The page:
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Does the word toad (קרפדה) appear in Tanach?

  • Toad is קרפדה (karpada) in Hebrew.
  • Toad is crapaud in French.

The two words have the same 4 consonants in the same order, which does not seem to be by mere accident. Looks like one language has borrowed the word from another. The question is which? If the word toad appears in Tanach in its current Hebrew form, then it is clear that French copied it from Hebrew. Otherwise, it is a French word transcripted into Hebrew, much like the English word brush made it into מברשת (mivrashet) in Hebrew.

Thanks.

4

As has already been pointed out, קרפד is not a native Biblical Hebrew word, nor does it have any mentions in this corpus of Hebrew from many periods. However, it seems not to have been borrowed from French, though I would guess it was influenced by it.

  • The Talmud mentions קורפדאי (possibly from Persian for "porcupine"; I wasn't able to locate this in Persian lexicography), describing it as a "שרץ" which makes it likely a mole (Rashi "טלפא")

  • French crapaud comes from Frankish krappa, from which also grappe "hook." Apparently, the source of "crapaud" is not from the same source as the word קורפדאי in the Talmud

In 1959 Ben Yehuda still translated the word as mole (adding in a footnote that it may be from Hebrew קיפוד, which could be the only tie to Hebrew; compare the word שאנן which gained a ל in the phrase שלאנן ושלו).

Ben Yehuda p. 6208

Here's where I think the conflation happened. The Even Shoshan dictionary (published in 1964, no link since I can't find it on the internet) has the word קרפדה and defines it as a toad (and has no entry for קרפדאי or any other similar word). Interestingly, it doesn't mark it as a foreign word. I assume the dictionary (or whatever source the dictionary might have used) assumed that קרפדה was a native word because of the word קרפדאי ("mole"), but defined it as a toad because of the French word.

In short: קרפדה is not from the French "crapaud," but from the Aramaic (or Persian?) קרפדאי, possibly related to Hebrew קיפוד, meaning "mole" (or "porcupine"). The meaning "toad" was probably assumed as the meaning of the word, based on French "crapaud," sometime between 1959-1964. However, it's not a borrowing, but a conflation of meaning with an existing word.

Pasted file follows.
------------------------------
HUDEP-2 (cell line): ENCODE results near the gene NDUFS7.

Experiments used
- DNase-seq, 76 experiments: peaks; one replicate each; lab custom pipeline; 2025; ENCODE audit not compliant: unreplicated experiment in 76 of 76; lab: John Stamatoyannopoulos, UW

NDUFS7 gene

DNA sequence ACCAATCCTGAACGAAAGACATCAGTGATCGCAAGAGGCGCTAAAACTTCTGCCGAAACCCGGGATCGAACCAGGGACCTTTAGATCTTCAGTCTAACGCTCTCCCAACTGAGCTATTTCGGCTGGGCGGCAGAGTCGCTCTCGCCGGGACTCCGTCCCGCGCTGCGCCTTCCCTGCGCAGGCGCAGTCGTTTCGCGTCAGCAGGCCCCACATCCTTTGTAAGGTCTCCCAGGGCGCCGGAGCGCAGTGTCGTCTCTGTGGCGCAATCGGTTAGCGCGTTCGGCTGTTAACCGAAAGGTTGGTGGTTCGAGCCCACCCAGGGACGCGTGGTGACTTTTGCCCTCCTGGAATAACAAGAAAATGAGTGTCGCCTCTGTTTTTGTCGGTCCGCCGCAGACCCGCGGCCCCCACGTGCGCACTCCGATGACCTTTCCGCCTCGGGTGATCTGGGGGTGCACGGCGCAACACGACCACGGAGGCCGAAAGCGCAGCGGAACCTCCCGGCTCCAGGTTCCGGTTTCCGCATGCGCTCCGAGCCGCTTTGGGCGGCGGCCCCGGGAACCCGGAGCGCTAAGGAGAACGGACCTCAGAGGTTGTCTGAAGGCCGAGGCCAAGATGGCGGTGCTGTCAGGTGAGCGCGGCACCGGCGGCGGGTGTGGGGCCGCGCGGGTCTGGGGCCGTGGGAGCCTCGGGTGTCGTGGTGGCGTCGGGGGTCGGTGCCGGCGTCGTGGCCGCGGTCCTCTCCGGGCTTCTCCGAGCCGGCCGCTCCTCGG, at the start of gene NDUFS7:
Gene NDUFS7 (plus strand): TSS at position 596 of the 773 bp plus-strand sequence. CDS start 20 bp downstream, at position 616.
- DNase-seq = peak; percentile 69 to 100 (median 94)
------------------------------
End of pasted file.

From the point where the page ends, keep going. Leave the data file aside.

• Wow, this is an interesting piece of linguistic forensics :-). – mark Aug 10 '17 at 12:39
  • Even Shoshan further elaborates:מארמית: קַרְפְּדַאי, קוּרְפְּדַאי, חולין סג., וכן בדמיון" צלצול לשם הצרפתי: crapaud", i.e. "from Aramaic קרפדאי, influenced by phonetic resemblance to the French crapaud." – har-wradim Oct 15 '17 at 14:29
  • @har-wradim In the edition I was using (1964) it makes no mention of the French. – b a Oct 23 '17 at 11:43
  • @ba Interesting - that's what I suspected. The edition I have is from 1979. – har-wradim Oct 30 '17 at 20:19
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קרפדה does not appear in the Tanakh.

On the 55th page of the Qof section in this hebrew etymology book has a listing for קרפדה, but does not give it's etymology. According to an French etymology dictionary, craupaud was first attested in French in the 12th century.

  • @mark - Or maybe they're mutually exclusive from each other, and happen to sound alike. – ezra Jul 18 '17 at 1:27
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Not only is קרפדה not in tanach; neither is קרפד, nor קרפ for that matter (Oh carp!).

This sort of question is very easily discovered using http://toraware.com a great, flexible and intuitive site for Tanach or Torah searches.

  • Of course, it should be said, that that word (קרפדה) DOES INDEED appear in Torah, only not as a single word. E.g., it can appear as a "word" if you visualize your results from an "equidistant letter sequence" perspective. Then definitely it's there! E.g., if you start your "word" from the 2nd letter of the 1st word of possuk 21 in Iyov 41, and you iterate skips over 189 scriptural characters after each letter, you will find that you have spelled out קרפדה ! (In other words, every 190th letter, from the 1st.) – ruffy Jul 18 '17 at 4:23

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